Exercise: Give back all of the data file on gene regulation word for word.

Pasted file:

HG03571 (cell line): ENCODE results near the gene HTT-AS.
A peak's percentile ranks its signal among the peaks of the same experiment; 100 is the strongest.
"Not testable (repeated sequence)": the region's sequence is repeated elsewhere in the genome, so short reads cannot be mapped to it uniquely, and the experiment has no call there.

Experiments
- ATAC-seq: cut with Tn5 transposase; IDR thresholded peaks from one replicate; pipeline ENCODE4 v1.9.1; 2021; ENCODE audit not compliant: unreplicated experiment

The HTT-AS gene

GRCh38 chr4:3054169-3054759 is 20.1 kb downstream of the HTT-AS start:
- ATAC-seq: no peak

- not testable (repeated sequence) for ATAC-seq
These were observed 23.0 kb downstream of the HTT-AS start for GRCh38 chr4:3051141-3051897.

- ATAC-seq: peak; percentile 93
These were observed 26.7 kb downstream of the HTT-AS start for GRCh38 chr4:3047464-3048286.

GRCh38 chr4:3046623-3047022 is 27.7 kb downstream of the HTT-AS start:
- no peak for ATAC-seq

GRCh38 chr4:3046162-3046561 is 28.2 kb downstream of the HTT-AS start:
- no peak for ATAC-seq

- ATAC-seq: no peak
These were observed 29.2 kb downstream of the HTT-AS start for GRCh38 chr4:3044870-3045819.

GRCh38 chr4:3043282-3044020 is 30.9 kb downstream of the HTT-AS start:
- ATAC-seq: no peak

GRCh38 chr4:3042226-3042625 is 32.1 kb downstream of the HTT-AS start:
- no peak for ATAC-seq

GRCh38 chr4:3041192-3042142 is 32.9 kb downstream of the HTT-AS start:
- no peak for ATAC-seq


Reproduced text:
HG03571 (cell line): ENCODE results near the gene HTT-AS.
A peak's percentile ranks its signal among the peaks of the same experiment; 100 is the strongest.
"Not testable (repeated sequence)": the region's sequence is repeated elsewhere in the genome, so short reads cannot be mapped to it uniquely, and the experiment has no call there.

Experiments
- ATAC-seq: cut with Tn5 transposase; IDR thresholded peaks from one replicate; pipeline ENCODE4 v1.9.1; 2021; ENCODE audit not compliant: unreplicated experiment

The HTT-AS gene

GRCh38 chr4:3054169-3054759 is 20.1 kb downstream of the HTT-AS start:
- ATAC-seq: no peak

- not testable (repeated sequence) for ATAC-seq
These were observed 23.0 kb downstream of the HTT-AS start for GRCh38 chr4:3051141-3051897.

- ATAC-seq: peak; percentile 93
These were observed 26.7 kb downstream of the HTT-AS start for GRCh38 chr4:3047464-3048286.

GRCh38 chr4:3046623-3047022 is 27.7 kb downstream of the HTT-AS start:
- no peak for ATAC-seq

GRCh38 chr4:3046162-3046561 is 28.2 kb downstream of the HTT-AS start:
- no peak for ATAC-seq

- ATAC-seq: no peak
These were observed 29.2 kb downstream of the HTT-AS start for GRCh38 chr4:3044870-3045819.

GRCh38 chr4:3043282-3044020 is 30.9 kb downstream of the HTT-AS start:
- ATAC-seq: no peak

GRCh38 chr4:3042226-3042625 is 32.1 kb downstream of the HTT-AS start:
- no peak for ATAC-seq

GRCh38 chr4:3041192-3042142 is 32.9 kb downstream of the HTT-AS start:
- no peak for ATAC-seq